The bombastic defenseman who rose to the top of our Top 25 Under 25 rankings last year falls two places in this year’s rankings; however, it’s certainly not because he took any steps backwards on the ice.
Two seasons ago, Matt Dumba tallied 8 goals with 8 assists for 16 points in 58 games for the Minnesota Wild (a 23 point pace over an 82 game season). In that same season, Dumba scored 5 goals and 14 points total in 20 games for the Iowa Wild and played in the AHL All-Star game. This past season, Dumba scored 10 goals and 26 points in 81 games for the Minnesota Wild. That’s good for the 3rd most points among Wild defensemen and 2nd most goals among Wild defensemen. Over the summer, Dumba won a gold medal for Canada while playing in the World Championships.
The biggest criticism of Dumba is his play on the defensive side of the puck, which is fair. Dumba still makes mistakes by stepping up at inopportune times and playing slightly out of position. These current shortcomings likely won’t be permanent deficiencies in his play because they can be both taught and practiced easily while on-ice decision making skills often get better with age.
What’s especially interesting about his play in the defensive zone last year, is that despite his defensive shortcomings, he wasn’t a total anchor. Of Wild players with at least 50 minutes played at 5 on 5, Dumba’s Corsi For % (47.7%) was the ninth best on the team. Further, his shot supression numbers at 5 on 5 was around the middle of the pack for the Wild, allowing 28.98 shots against per 60. At 15th, he was better at suppressing shots than Zach Parise, Mikael Granlund, and Mike Reilly. Now these statistics don’t prove that Dumba is great on the defensive side of the puck, but they do help show us that he wasn’t nearly the Wild’s biggest problem on defense last year.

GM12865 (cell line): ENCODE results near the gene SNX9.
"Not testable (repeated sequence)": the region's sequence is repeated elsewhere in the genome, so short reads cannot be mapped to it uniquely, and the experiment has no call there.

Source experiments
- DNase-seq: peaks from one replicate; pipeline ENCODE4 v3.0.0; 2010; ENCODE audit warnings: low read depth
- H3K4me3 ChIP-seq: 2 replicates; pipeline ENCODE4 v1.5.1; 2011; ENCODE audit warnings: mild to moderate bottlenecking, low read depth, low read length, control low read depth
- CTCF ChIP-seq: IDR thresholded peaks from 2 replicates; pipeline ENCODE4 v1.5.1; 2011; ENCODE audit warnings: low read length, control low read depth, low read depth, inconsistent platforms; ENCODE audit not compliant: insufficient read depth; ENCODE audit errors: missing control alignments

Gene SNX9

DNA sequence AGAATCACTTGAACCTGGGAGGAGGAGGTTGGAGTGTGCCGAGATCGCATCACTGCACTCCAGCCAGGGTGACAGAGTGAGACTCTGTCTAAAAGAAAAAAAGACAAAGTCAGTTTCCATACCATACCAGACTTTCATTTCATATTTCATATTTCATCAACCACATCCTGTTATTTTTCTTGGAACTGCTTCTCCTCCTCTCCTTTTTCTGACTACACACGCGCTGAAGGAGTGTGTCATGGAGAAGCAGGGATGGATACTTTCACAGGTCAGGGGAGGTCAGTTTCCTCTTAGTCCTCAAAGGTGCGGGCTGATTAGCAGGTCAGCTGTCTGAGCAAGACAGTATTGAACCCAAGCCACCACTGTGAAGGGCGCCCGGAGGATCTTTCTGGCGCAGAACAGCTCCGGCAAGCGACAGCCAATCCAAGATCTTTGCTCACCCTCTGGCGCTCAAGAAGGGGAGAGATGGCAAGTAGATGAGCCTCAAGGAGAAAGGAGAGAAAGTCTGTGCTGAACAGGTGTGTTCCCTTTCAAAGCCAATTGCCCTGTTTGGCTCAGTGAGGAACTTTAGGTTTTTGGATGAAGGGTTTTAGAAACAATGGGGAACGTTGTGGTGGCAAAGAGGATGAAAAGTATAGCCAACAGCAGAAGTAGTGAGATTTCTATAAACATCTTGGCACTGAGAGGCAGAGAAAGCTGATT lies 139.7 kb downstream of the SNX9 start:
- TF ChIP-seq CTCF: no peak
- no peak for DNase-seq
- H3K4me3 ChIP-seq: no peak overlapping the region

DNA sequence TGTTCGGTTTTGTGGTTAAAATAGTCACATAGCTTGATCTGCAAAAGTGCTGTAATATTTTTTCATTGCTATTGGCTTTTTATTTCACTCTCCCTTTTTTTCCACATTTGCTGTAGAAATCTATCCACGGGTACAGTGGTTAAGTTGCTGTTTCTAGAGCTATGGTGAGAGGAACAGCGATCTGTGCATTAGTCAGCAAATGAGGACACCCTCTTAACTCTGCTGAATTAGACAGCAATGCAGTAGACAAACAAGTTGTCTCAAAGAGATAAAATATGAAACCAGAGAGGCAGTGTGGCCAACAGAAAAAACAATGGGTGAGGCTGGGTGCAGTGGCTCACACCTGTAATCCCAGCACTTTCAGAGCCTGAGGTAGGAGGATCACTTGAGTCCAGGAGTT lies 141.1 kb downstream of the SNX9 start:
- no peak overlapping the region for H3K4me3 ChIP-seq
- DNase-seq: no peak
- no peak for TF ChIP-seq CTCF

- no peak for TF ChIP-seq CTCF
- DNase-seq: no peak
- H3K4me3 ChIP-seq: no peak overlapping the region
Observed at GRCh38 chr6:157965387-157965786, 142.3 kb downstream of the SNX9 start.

That out of the way, Dumba burned twice as bright (and only half as long as Ryan Suter) than most others on the power play last year. Dumba tied with Thomas Vanek for 3rd most goals scored on the power play, and his goals per 60 were second highest on the team (among skaters with 50 minutes on the power play). Over the season, Dumba continued to grow offensively as he improved his abilities to create shooting opportunities and get them through traffic. His shots per 60 on the power play was 5th best in the league among all skaters with at least 100 minutes. Among defensemen, he was the second best behind only the Carolina Hurricanes Justin Faulk.
Looking forward, Dumba will only continue to grow his game into a capable Top 4 defenseman. Between Bruce Boudreau, a more offensively minded head coach than either of the two previous Wild head coaches Dumba has played for, and Scott Stevens, a Hall of Fame defenseman of some renown, Dumba will likely be better able to solidify the defensive and physical aspects of his game while scoring more throughout the year.
All stats courtesy of Hockey Analysis.